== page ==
Suwannee Valley Times is distributed into the following cities and towns: Lake City, Live Oak, Madison, Branford, Dowling Park, Falmouth, Lee, Wellborn, Jasper, White Springs, Fort White, High Springs and Alachua

Calling All Advocates

8 Days to Resolve Funding Crisis for People with Disabilities

Live Oak, Fla.  – The Arc North Florida, Inc. and the disability community across the state of Florida will lose their federal and state-issued emergency coronavirus funding on August 1. The clock is ticking as of 4 p.m. Friday, July 17 for these providers to make the impossible choice of whether to risk the health and safety of their clients during pandemic or close programs.

The Centers for Medicare & Medicaid Services (CMS) cut funding for organizations that serve adults with disabilities. The emergency funds received in the past three months, governed by a policy designed to cover services during a short-term natural disaster, not a long-term pandemic. The news came as the U.S. is experiencing an alarming spike in coronavirus cases and deaths, and Florida is no exception and hit very hard. It would be dangerous and irresponsible to resume in-person services for this particularly vulnerable population at this time. By cutting this type funding, is exactly what agencies will have to do to survive.

As this current health crisis, grew providers made choices on how to provide supports in the safest manner possible. Many agencies with Residential Homes, cannot allow visitors, or community exposure of the virus to invade the homes. We are forced to close day services provided to community participants to avoid any virus exposure to residential residents. If the Agency for Persons with Disabilities (APD), the governing body for the state, does not continue funding these organizations, it will impact nearly 35,000 people with disabilities statewide.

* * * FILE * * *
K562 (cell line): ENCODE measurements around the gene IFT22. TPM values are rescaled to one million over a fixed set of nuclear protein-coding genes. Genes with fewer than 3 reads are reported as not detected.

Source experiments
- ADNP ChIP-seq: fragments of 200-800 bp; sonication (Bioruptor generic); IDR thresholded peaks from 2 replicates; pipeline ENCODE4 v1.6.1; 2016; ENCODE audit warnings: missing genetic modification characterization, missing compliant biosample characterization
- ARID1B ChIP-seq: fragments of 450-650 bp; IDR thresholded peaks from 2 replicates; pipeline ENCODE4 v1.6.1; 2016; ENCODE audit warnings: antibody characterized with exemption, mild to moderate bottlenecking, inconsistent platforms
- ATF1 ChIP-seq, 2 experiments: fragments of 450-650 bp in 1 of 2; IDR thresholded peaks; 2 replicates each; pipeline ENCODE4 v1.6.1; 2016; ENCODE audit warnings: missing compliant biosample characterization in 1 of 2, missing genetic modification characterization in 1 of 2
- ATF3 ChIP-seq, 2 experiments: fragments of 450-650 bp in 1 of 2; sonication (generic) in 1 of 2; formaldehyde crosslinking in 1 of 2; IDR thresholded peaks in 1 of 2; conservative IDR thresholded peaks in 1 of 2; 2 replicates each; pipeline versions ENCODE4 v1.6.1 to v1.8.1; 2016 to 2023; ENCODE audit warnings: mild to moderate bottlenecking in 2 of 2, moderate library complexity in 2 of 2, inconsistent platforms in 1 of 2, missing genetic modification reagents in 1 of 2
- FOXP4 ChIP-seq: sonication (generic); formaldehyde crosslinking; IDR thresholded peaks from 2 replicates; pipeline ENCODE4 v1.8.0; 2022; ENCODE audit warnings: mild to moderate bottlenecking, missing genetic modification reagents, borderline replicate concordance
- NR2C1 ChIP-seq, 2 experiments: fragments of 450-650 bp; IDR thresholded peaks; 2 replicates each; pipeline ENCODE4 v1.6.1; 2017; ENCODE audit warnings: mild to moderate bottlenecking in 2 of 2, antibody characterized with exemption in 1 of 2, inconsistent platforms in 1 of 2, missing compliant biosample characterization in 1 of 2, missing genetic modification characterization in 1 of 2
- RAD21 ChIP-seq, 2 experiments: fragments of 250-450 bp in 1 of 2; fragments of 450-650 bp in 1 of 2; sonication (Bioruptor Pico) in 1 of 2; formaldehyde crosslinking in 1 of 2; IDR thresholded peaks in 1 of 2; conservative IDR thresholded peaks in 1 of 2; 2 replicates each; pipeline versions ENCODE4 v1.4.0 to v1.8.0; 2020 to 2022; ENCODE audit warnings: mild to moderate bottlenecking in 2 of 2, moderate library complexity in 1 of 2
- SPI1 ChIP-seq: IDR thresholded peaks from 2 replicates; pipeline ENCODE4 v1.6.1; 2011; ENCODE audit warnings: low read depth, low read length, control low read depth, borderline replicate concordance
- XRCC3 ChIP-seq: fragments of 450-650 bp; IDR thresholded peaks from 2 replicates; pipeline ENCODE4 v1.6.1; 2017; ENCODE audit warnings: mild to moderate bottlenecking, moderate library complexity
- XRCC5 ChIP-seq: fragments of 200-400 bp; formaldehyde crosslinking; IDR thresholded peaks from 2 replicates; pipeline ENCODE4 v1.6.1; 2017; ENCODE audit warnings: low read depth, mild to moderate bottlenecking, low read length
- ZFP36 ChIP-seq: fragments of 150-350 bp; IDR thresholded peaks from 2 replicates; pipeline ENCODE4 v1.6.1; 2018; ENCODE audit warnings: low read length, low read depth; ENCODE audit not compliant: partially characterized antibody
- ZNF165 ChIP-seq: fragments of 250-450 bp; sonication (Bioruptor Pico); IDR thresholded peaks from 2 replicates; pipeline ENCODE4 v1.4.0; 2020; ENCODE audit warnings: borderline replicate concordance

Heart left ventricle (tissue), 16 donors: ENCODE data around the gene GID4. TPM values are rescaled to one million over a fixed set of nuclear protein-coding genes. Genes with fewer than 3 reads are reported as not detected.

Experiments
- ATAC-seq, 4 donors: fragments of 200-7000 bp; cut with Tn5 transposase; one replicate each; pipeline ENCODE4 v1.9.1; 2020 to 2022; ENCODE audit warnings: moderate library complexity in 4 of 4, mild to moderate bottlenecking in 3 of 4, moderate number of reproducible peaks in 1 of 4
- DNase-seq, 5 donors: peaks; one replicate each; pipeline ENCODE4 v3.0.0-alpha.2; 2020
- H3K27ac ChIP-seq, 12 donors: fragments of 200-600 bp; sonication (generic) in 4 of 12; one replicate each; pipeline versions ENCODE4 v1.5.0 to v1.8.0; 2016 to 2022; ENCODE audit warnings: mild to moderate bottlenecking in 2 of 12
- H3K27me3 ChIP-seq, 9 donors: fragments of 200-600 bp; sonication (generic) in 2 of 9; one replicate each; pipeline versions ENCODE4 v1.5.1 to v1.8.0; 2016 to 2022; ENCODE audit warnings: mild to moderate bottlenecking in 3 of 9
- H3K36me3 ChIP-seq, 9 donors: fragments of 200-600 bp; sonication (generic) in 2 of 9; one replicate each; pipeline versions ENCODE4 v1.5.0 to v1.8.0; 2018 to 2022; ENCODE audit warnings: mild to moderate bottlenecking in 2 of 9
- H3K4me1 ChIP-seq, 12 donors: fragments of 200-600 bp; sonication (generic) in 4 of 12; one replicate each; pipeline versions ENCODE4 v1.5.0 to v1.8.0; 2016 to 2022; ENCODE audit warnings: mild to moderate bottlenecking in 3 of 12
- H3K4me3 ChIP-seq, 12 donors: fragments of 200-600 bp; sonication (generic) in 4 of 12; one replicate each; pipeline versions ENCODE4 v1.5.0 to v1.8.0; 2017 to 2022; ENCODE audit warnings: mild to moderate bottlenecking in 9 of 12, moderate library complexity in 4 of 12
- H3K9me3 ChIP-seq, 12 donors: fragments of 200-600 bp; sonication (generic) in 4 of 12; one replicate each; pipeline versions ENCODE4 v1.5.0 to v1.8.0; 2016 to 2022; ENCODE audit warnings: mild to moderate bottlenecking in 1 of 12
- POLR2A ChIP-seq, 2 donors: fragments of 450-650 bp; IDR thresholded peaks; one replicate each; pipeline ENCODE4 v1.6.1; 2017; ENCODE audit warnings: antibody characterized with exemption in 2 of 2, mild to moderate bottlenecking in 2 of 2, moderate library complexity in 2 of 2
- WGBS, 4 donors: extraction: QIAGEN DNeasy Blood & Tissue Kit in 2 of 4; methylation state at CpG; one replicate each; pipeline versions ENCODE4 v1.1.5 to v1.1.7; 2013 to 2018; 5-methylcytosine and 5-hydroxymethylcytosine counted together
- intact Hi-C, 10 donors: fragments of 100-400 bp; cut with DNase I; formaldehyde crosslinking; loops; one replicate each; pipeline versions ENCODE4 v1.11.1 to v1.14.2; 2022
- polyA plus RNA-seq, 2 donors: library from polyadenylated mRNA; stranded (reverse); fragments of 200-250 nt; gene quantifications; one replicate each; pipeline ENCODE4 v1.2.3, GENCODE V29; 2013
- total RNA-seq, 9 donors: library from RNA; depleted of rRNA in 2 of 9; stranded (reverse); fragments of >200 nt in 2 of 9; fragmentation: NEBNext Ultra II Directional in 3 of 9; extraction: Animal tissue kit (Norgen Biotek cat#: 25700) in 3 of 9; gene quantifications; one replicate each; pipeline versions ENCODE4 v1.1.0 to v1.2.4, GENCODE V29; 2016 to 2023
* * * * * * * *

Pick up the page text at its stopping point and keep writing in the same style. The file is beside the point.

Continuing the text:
If we do not speak up now about cuts to services for people with disabilities, where will it end? If we close these programs, there will be no place to receive vital, medically necessary state-mandated services that reduce abuse and neglect, ensure dignity and quality of life, and assist those who are already marginalized.”

Funding is just one issue; staffing needs are another, as the state is suffering from a staffing shortage for these essential positions. We must value and protect this at-risk community in the same way we protect the elderly. They and the people on the front line who care for them are essential and deserve to earn accordingly.

Organizations providing services for people with disabilities are requesting that APD release the already budgeted state funding for day programs, while pursuing other options with the federal government, including an emergency funding extension. The clock is ticking with less than two weeks to figure it out.

About The Arc North Florida, Inc.

The Arc is changing the conversation around disabilities by defying definitions, inspiring possibilities, and improving the lives of the people we serve. Since 1981, The Arc has envisioned a community where every person feels welcome, connected, and accepted.


Beverly Standridge, Executive Director